Injuries to our hands are common because of how much we use them. Think about how much you use your hands before you put them at risk by reaching into a machine.

3 Ways to Get Noticed on LinkedIn

3_Ways_to_get_noticed_on_linkedin_Dec2013Are you a job seeker wondering what it takes to get noticed on social media and LinkedIn? You need to ask yourself, “How can I stand out from the crowd?” To answer this question and help you get off to a great start, here are three tips to remember.

Stand Out by Staying Up-to-Date
First and foremost, keep your experience and skills updated. It’s also important to have an up-to-date profile and picture. Whether you’re looking for a job or getting ready for an interview, a recruiter or possible future employee could be searching your name to find out more about you. If someone were to find an out of date or empty profile page, that could be a deal breaker. It’s important to have a profile to reference so people can gain information about you. Staying up to date is also beneficial for your job searching process because it gives you a better chance of being noticed by recruiters.

Stand Out by Customizing Your Profile
To attract the attention of recruiters, customize your profile to reflect the criteria recruiters are seeking. Recruiters often search LinkedIn to find people with skills and qualities they’re looking for in an employee. Use specifics in your profile to show quantifying examples of your work abilities.

While customizing your profile, be sure to fill in every section of your profile so your profile will be more attractive to a recruiter. Don’t leave a category blank or unfinished on your profile, because the more information, the better and take advantage of the opportunities LinkedIn gives you to share about yourself and don’t forget to share your professional experiences and awards.
You can see how easily searchable you are by the keywords that exist on your current profile. First, sign in to LinkedIn, click the drop down menu next to “sort by” and choose “keywords.” Then, search your desired keyword. As your online presence grows so will your ranking on LinkedIn.

Stand Out by Engaging with Others
Staying active on your profile will boost your visibility and allow others to see how active you are in your industry. Whether you’re speaking at an event or attending a seminar, post about it. Just remember LinkedIn is a professional social site, it’s not a place to share personal updates like Facebook or Twitter, so keep it work related.

It’s also a good idea to comment on news and updates your connections have posted.  Every time you update your profile, join a group, “like” a business, or post something, it shows in your connections newsfeeds and brings more visibility to your profile.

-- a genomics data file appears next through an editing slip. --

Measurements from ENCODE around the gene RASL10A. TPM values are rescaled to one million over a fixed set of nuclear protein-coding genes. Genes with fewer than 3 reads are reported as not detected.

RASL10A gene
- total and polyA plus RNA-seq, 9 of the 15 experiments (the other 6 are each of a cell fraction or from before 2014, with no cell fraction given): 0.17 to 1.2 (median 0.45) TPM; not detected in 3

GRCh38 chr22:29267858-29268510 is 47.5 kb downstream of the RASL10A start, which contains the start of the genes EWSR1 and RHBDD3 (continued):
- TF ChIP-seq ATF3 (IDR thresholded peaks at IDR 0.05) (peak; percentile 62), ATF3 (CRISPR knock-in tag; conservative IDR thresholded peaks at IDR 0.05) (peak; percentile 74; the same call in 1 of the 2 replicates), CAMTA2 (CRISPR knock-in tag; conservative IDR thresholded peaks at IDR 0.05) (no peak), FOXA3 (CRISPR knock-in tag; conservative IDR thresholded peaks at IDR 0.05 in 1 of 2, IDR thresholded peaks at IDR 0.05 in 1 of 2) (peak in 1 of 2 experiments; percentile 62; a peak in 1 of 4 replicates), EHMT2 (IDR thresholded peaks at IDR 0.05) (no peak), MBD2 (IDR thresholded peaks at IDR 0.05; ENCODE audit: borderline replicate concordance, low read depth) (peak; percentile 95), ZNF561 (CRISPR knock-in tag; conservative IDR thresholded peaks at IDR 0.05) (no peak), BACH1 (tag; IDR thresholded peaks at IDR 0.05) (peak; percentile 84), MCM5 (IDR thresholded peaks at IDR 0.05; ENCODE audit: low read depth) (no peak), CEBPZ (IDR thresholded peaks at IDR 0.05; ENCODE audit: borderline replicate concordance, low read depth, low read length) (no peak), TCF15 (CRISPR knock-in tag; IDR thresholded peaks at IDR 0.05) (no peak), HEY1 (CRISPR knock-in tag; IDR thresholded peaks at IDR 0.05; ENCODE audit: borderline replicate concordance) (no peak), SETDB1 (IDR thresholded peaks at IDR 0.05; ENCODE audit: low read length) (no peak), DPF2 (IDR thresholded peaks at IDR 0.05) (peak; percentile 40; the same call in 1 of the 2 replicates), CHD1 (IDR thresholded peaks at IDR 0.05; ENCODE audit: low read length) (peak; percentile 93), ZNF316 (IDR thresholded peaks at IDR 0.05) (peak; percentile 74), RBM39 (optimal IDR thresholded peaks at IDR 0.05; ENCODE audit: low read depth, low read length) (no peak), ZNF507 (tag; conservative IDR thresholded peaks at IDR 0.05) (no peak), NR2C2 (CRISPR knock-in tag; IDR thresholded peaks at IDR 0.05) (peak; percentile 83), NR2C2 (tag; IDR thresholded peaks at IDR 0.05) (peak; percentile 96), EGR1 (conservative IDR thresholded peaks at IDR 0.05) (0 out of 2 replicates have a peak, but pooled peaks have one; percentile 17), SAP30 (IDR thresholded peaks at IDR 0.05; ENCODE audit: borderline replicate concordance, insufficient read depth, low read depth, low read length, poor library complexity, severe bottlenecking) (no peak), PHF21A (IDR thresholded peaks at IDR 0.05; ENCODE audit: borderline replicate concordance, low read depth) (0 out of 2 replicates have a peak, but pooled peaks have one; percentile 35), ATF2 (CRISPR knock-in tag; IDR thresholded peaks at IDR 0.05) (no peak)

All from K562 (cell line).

LinkedIn is a great tool to use when you are in the job market. Have you had any luck using LinkedIn? Share with us in the comments section below.

Top 5 Posts of 2013

From job seeker advice on resumes, interviewing and getting hired to career development tips on workplace safety, time management and skill development the Movin’ On Up blog strives to keep readers informed.

According to a recent review of the most viewed blogs posted to Movin’ On Up, these five blogs were the most popular. They’re full of important information for job seekers and anyone ready to further their career. See for yourself why they are the top five blog posts of 2013.

5 Surprising Things Not to Say in an Interview
This blog is all about preparing for an interview by educating you on what not to say. Interviews can be stressful and nerve-wracking, so to ensure your next interview is a success, check out this article.

Stand Your Ground Against Workplace Bullying
Workplace bullying is very real and can greatly increase stress levels, while decreasing self-esteem and productivity. If you’ve ever been bullied at work, you may feel alone and like you have no way to defend yourself, check out this blog to learn more about standing up to bullies at your workplace.

7 Must Do’s Before an Interview
From researching the company and position you’re getting ready to interview for to preparing questions for the interviewer, this blog will bring insight and preparation for your future interviews.

5 Ways to Find a Company Culture that Fits You
An important aspect of looking for a job is finding a place that is in line with your personality and character. In this blog, you’ll learn how to uncover a company’s culture and how to decide whether it’ll be a good fit you.

Deciphering What a Job Description Really Means
Trying to figure out exactly what employers are looking for can be tricky. Tailoring your resume to fit the description is made easy with these helpful guidelines.

What are some of your favorite Movin’ On Up articles and how have they helped you? Let us know in the comments section below. And as we prepare for 2014 take our reader’s survey.

3 Tips for Working with a Younger Boss

Tips_For_Working_With_Younger_Boss_Dec2013As more baby boomers are delaying their retirement and working later in life, it’s likely they’ll eventually find themselves working for someone that is younger than them. Working in an environment full of people of different age groups can make it difficult to connect and relate. Here are three tips to keep in mind when working for a younger boss.

Having confidence in yourself will not only help you advance in your company and career, but it can also make work more enjoyable and fulfilling. Walk with caution, as there is a difference between confidence and arrogance. Confidence is important when working for a boss that is younger than you, so believe in your abilities.

Communication is a key to getting to know your boss no matter their age. Ask how he or she likes to stay in touch, whether by text, phone calls, email, or face-to-face meetings. As you learn how to communicate with each other, you’ll figure out how to get along with them as well.

Although you may have more experience in the company than your young boss, understand that what he or she brings to the business is new and that they have unique insight to offer. Change is needed to grow and further businesses, even if it means you may be learning new areas you’ve never thought about.

Keep in mind the relationship between you and your boss is probably the most influential and important relationship at your workplace. Do you work for someone younger than you? If so, share with us in the comments section what you’ve done to bridge a positive relationship across generations.